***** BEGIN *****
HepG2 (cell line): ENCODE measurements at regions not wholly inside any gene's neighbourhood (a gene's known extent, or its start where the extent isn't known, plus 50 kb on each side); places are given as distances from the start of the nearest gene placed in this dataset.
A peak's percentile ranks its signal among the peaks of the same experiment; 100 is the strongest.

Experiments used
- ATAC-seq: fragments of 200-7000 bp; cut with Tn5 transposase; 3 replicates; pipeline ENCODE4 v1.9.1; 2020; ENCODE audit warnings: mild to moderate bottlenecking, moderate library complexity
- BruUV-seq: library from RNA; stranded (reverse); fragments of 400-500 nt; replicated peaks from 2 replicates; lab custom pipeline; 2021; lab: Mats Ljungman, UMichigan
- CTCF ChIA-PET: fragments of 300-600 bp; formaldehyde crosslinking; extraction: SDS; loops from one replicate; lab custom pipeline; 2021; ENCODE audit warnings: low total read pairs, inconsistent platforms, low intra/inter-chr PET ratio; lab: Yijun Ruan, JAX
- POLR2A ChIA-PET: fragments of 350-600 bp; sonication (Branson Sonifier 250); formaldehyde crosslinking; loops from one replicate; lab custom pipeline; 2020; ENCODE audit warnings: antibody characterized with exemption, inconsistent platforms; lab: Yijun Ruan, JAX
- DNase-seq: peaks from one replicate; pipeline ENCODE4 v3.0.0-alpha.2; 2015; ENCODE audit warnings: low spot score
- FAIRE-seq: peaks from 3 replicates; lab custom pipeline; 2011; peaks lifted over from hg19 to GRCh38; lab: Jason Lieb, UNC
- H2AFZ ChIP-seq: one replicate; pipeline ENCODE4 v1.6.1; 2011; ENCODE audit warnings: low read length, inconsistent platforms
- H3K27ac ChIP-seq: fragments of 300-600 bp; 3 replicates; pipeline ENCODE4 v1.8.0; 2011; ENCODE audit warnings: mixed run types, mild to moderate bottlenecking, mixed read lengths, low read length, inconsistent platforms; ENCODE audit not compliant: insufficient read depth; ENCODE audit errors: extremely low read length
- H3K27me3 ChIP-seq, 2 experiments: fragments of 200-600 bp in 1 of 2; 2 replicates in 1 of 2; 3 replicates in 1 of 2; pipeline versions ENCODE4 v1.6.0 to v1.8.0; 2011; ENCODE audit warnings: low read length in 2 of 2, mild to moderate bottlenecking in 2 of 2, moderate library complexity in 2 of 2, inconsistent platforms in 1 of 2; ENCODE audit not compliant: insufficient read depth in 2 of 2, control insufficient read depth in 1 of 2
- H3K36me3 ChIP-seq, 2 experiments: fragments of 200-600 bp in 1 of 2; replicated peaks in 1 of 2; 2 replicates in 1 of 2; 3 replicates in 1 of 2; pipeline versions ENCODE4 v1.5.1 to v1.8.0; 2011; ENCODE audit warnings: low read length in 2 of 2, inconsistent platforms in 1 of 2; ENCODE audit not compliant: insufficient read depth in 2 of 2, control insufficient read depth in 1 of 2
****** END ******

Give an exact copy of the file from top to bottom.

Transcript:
HepG2 (cell line): ENCODE measurements at regions not wholly inside any gene's neighbourhood (a gene's known extent, or its start where the extent isn't known, plus 50 kb on each side); places are given as distances from the start of the nearest gene placed in this dataset.
A peak's percentile ranks its signal among the peaks of the same experiment; 100 is the strongest.

Experiments used
- ATAC-seq: fragments of 200-7000 bp; cut with Tn5 transposase; 3 replicates; pipeline ENCODE4 v1.9.1; 2020; ENCODE audit warnings: mild to moderate bottlenecking, moderate library complexity
- BruUV-seq: library from RNA; stranded (reverse); fragments of 400-500 nt; replicated peaks from 2 replicates; lab custom pipeline; 2021; lab: Mats Ljungman, UMichigan
- CTCF ChIA-PET: fragments of 300-600 bp; formaldehyde crosslinking; extraction: SDS; loops from one replicate; lab custom pipeline; 2021; ENCODE audit warnings: low total read pairs, inconsistent platforms, low intra/inter-chr PET ratio; lab: Yijun Ruan, JAX
- POLR2A ChIA-PET: fragments of 350-600 bp; sonication (Branson Sonifier 250); formaldehyde crosslinking; loops from one replicate; lab custom pipeline; 2020; ENCODE audit warnings: antibody characterized with exemption, inconsistent platforms; lab: Yijun Ruan, JAX
- DNase-seq: peaks from one replicate; pipeline ENCODE4 v3.0.0-alpha.2; 2015; ENCODE audit warnings: low spot score
- FAIRE-seq: peaks from 3 replicates; lab custom pipeline; 2011; peaks lifted over from hg19 to GRCh38; lab: Jason Lieb, UNC
- H2AFZ ChIP-seq: one replicate; pipeline ENCODE4 v1.6.1; 2011; ENCODE audit warnings: low read length, inconsistent platforms
- H3K27ac ChIP-seq: fragments of 300-600 bp; 3 replicates; pipeline ENCODE4 v1.8.0; 2011; ENCODE audit warnings: mixed run types, mild to moderate bottlenecking, mixed read lengths, low read length, inconsistent platforms; ENCODE audit not compliant: insufficient read depth; ENCODE audit errors: extremely low read length
- H3K27me3 ChIP-seq, 2 experiments: fragments of 200-600 bp in 1 of 2; 2 replicates in 1 of 2; 3 replicates in 1 of 2; pipeline versions ENCODE4 v1.6.0 to v1.8.0; 2011; ENCODE audit warnings: low read length in 2 of 2, mild to moderate bottlenecking in 2 of 2, moderate library complexity in 2 of 2, inconsistent platforms in 1 of 2; ENCODE audit not compliant: insufficient read depth in 2 of 2, control insufficient read depth in 1 of 2
- H3K36me3 ChIP-seq, 2 experiments: fragments of 200-600 bp in 1 of 2; replicated peaks in 1 of 2; 2 replicates in 1 of 2; 3 replicates in 1 of 2; pipeline versions ENCODE4 v1.5.1 to v1.8.0; 2011; ENCODE audit warnings: low read length in 2 of 2, inconsistent platforms in 1 of 2; ENCODE audit not compliant: insufficient read depth in 2 of 2, control insufficient read depth in 1 of 2